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Adam Rothman

The Domestication of the Slave Trade in the United States

Paper to be delivered at the Gilder Lehrman Center for the Study of Slavery and Abolition

Yale University, October 1999

Abstract

Between 1770 and 1820, the United States withdrew from the international slave trade, During the same period, a substantial slave trade within the United States developed, uprooting slaves from the Atlantic seaboard and transplanting them in the western interior and Deep South. This “domestication of the slave trade” was one of the most important social, economic and political transformations in the United States from the Revolution to Civil War. It greatly contributed to the consolidation and expansion of slavery during an era fraught with dangers for slaveowners in North America.

The domestication of the slave trade grew out of the tension between economic opportunity and political crisis in the late eighteenth century. Rising demand for cotton and sugar in the world market and the restructuring of the Caribbean plantation economy created new opportunities for planters in the United States to profit from the use of slave labor, while territorial expansion in the southern United States incorporated a vast new region into the orbit of the plantation system. However, revolutionary stirrings among slaves throughout the Americas intensified fears of slave resistance and rebellion within the United States. Many slaveholders joined opponents of slavery in concluding that the importation of slaves from Africa and the Caribbean endangered the security of the country. Southern slaveholders hoped that the combination of prohibiting the importation of foreign slaves and dispersing the slave population through the southwest would strengthen the security of slavery in the United States.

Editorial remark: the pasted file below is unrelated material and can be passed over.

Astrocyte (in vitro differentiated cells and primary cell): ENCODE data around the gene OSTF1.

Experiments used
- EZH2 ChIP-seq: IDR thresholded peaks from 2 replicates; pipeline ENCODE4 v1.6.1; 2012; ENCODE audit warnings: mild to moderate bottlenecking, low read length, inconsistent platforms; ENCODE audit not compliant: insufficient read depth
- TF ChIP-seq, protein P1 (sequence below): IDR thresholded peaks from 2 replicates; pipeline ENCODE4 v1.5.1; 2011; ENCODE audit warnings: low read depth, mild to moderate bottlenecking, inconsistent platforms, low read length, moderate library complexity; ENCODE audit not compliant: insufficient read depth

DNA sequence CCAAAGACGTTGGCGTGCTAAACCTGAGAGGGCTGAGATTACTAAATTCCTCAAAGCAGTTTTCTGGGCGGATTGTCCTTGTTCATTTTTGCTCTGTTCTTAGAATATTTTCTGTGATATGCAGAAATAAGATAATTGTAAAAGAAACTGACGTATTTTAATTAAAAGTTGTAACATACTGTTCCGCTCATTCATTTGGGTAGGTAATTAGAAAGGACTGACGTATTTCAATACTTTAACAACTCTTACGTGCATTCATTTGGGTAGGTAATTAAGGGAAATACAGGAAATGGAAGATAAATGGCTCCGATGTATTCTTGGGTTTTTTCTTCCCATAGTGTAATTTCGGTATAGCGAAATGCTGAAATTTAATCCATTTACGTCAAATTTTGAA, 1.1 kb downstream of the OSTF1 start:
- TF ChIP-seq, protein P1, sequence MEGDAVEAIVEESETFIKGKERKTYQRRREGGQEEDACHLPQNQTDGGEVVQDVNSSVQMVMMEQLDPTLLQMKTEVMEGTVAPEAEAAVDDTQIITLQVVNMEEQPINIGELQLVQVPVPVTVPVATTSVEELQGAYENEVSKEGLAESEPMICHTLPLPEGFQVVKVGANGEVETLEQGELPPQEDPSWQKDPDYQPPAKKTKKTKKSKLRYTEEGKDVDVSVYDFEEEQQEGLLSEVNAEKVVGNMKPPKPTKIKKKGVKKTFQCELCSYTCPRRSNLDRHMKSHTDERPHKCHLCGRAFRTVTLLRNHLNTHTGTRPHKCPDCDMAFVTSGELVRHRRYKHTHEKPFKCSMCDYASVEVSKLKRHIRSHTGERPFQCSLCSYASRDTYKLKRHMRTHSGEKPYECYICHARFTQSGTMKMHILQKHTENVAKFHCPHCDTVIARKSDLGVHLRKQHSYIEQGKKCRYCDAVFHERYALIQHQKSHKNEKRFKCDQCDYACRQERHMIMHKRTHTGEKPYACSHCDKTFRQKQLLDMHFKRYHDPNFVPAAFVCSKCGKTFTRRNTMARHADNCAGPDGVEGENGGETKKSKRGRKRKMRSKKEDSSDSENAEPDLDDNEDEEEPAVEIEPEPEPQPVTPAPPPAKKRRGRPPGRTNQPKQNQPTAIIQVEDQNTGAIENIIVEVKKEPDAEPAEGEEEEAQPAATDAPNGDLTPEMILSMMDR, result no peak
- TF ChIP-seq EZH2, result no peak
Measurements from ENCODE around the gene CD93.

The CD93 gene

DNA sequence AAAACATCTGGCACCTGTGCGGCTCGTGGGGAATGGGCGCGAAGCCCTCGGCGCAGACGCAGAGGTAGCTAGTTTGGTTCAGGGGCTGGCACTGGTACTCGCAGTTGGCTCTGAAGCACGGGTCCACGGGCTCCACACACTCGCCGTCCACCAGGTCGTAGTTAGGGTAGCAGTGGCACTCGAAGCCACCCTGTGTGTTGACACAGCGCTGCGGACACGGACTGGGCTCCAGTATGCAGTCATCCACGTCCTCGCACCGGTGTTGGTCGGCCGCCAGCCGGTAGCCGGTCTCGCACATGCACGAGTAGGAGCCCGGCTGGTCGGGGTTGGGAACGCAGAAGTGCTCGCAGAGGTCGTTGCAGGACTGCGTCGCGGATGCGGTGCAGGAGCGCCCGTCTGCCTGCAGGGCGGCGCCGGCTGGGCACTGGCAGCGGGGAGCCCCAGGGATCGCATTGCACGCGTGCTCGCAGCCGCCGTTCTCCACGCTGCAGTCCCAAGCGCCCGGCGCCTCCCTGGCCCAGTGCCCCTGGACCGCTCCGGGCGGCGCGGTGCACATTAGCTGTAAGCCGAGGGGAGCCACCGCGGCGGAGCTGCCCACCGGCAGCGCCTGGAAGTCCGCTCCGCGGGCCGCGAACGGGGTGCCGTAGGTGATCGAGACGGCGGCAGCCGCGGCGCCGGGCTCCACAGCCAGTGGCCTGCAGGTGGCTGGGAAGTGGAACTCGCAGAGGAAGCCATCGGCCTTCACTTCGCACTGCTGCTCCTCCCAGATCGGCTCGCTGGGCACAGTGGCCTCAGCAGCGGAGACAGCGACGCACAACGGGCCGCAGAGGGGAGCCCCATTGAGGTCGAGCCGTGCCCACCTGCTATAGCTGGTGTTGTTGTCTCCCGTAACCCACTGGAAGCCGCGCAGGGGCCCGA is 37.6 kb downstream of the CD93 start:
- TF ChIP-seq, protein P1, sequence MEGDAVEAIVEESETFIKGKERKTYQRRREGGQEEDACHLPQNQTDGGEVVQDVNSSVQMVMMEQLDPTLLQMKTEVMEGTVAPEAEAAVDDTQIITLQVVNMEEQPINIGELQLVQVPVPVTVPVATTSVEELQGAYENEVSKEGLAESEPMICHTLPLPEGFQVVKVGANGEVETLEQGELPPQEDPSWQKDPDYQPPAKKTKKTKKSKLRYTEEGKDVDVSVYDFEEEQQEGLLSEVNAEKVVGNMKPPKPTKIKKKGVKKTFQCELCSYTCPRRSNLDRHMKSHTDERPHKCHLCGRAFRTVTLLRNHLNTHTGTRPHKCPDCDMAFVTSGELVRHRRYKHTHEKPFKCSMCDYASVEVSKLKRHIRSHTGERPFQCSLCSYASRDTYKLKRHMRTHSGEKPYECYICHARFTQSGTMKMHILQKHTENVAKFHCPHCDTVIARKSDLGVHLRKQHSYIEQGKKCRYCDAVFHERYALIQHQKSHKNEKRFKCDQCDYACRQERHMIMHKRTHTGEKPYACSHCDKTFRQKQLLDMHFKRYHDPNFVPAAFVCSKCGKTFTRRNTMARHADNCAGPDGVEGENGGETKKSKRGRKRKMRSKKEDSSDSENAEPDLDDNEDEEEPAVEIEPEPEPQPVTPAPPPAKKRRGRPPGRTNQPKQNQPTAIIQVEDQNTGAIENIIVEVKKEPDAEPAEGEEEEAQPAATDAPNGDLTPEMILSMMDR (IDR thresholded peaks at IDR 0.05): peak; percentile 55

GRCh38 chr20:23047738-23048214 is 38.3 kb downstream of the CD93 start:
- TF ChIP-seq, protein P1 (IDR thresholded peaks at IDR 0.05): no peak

Through the domestication of the slave trade, slaveholders and their allies fashioned a distinction between slaveholding and slavetrading which became integral to proslavery doctrine. Southern politicians and intellectuals applied the distinction between slaveholding and slavetrading to the expansion of slavery into the new territories of the southwest, but a substantial internal slave trade developed anyway. For the most part, the task of regulating the internal movement of slaves was left up to the southern states. All the southern states experimented with constitutional and legislative restrictions on the domestic slave trade in the early nineteenth century. These measures did not retard the growth of the internal slave trade, but they did express the emerging logic of proslavery doctrine. Their failure demonstrated the contradiction between the ethical outlook of proslavery doctrine and the commercial reality of slavery in the American South.